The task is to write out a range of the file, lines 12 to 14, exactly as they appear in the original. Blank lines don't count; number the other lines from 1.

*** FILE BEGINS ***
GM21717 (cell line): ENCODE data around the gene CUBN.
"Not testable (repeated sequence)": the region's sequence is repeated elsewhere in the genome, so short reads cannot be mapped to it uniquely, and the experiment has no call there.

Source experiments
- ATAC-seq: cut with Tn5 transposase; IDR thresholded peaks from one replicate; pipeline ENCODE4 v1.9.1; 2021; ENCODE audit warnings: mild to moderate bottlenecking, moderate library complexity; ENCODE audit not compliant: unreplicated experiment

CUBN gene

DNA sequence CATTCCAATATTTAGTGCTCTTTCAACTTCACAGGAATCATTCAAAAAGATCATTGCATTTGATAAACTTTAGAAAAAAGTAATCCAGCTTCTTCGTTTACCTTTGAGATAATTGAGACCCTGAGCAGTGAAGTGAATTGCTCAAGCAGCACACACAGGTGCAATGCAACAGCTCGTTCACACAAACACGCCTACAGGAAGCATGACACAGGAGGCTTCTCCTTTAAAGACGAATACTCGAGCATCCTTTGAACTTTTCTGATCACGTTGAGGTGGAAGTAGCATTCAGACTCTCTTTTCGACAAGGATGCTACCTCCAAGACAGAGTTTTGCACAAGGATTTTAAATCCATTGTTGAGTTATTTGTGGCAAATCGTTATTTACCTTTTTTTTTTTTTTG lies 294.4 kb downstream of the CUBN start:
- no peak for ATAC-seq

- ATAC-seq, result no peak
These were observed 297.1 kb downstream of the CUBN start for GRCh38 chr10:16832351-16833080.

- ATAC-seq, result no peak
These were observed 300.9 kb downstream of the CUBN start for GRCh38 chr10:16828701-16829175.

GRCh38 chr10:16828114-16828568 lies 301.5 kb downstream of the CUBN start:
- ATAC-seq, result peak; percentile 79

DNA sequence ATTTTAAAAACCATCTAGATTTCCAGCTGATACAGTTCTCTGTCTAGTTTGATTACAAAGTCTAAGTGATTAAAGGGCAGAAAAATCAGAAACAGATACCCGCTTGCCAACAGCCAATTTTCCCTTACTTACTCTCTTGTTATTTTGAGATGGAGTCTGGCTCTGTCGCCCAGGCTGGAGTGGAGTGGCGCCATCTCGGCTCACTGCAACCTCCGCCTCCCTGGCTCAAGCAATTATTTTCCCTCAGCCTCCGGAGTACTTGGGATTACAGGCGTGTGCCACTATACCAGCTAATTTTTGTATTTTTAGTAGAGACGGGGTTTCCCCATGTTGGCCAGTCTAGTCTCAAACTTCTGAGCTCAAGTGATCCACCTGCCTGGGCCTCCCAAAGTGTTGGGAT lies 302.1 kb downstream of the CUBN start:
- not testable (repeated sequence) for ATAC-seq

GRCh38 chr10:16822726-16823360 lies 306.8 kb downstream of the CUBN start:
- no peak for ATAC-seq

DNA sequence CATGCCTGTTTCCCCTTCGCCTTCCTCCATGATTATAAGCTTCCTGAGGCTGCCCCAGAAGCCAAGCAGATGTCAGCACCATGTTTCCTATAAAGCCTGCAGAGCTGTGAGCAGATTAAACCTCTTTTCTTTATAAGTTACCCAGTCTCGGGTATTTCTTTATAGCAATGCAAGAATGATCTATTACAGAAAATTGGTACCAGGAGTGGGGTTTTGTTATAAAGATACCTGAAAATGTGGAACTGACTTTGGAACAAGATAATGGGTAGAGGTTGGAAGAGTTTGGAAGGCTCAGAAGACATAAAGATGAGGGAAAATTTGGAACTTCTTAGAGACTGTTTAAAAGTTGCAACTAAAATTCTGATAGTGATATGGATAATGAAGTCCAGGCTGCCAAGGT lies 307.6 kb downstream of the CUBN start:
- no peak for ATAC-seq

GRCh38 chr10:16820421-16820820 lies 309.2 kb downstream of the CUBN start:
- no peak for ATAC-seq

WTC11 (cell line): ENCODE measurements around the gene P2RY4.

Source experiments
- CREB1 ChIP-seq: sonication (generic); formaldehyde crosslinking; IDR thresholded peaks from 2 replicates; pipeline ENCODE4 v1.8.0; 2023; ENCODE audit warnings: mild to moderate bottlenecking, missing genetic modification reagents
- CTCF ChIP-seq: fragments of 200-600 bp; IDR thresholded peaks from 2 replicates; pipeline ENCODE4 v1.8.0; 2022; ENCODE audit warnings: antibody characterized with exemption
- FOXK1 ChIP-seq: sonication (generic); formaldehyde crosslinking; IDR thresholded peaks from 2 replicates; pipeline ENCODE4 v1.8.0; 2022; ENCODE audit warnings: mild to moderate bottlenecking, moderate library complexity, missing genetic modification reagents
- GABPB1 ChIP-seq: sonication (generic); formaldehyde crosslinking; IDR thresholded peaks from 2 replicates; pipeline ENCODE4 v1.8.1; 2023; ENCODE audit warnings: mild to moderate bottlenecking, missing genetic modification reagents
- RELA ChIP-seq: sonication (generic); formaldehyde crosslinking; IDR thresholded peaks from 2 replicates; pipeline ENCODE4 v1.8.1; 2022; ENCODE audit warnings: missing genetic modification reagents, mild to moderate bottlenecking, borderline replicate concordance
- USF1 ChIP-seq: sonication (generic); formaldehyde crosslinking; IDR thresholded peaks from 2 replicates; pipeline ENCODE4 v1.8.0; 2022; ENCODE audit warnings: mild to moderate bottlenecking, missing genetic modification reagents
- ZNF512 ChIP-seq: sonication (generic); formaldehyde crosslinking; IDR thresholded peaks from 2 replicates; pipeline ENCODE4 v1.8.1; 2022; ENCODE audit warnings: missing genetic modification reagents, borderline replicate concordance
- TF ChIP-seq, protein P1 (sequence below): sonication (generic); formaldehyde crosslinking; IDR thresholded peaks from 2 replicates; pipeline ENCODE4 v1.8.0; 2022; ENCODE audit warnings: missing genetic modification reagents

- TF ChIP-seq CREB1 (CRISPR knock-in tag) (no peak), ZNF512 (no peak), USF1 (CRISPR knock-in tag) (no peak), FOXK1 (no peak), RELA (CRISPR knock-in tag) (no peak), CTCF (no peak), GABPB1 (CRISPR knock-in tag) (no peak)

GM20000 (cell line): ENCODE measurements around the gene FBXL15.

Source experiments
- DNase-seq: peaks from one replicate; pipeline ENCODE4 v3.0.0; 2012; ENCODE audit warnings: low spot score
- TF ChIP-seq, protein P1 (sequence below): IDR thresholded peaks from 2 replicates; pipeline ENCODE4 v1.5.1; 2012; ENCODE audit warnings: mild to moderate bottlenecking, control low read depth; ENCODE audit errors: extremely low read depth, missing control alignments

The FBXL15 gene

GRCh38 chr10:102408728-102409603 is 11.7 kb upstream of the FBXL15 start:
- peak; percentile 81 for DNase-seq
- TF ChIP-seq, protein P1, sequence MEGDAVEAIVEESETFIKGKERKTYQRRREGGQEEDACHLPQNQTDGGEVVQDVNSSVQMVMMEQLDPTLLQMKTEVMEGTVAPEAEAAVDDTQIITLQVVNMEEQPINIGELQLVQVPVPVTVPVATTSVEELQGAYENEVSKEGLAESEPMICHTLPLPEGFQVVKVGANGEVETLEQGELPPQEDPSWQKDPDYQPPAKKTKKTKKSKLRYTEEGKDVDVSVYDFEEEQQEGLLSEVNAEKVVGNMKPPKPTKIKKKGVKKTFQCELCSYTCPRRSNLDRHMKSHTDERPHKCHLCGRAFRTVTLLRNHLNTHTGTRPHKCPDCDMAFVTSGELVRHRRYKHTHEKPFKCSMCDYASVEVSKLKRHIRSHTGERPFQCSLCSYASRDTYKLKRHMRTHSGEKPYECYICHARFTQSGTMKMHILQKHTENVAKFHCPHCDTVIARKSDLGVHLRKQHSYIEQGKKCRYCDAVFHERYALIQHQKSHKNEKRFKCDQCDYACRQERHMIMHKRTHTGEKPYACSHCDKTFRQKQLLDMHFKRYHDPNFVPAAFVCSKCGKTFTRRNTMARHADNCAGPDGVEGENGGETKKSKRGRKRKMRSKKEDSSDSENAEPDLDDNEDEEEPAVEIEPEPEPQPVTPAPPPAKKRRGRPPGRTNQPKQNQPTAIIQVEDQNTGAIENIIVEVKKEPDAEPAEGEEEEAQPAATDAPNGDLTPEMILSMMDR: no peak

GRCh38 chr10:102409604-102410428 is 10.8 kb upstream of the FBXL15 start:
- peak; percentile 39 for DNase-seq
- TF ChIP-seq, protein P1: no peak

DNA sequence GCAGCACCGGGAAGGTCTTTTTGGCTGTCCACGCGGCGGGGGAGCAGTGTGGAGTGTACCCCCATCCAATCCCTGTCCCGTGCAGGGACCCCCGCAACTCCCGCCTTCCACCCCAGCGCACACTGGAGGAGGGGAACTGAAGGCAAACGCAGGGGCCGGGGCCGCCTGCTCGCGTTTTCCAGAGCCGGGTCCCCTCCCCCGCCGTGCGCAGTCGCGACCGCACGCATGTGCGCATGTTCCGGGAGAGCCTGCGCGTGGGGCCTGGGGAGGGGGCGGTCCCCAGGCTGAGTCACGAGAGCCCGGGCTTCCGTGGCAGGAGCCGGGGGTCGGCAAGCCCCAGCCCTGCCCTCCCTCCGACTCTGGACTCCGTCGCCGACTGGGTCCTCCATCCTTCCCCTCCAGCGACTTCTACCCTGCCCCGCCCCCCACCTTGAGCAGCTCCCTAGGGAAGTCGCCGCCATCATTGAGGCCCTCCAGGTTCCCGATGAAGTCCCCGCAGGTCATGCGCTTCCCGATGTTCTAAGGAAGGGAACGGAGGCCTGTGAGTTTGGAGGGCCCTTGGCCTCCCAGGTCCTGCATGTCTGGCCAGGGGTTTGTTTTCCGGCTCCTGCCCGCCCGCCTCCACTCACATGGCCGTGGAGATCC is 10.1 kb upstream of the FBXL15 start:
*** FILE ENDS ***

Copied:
GRCh38 chr10:16828114-16828568 lies 301.5 kb downstream of the CUBN start:
- ATAC-seq, result peak; percentile 79

DNA sequence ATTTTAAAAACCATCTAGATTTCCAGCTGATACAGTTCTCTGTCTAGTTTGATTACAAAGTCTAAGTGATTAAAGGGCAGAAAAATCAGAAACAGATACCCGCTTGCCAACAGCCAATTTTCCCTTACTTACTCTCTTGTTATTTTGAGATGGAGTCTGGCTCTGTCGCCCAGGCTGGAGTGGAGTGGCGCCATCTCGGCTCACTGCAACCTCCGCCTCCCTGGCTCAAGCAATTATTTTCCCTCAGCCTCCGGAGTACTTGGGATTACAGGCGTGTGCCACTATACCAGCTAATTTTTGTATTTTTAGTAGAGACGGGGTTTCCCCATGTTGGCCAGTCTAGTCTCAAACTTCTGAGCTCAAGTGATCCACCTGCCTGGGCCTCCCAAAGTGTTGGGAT lies 302.1 kb downstream of the CUBN start: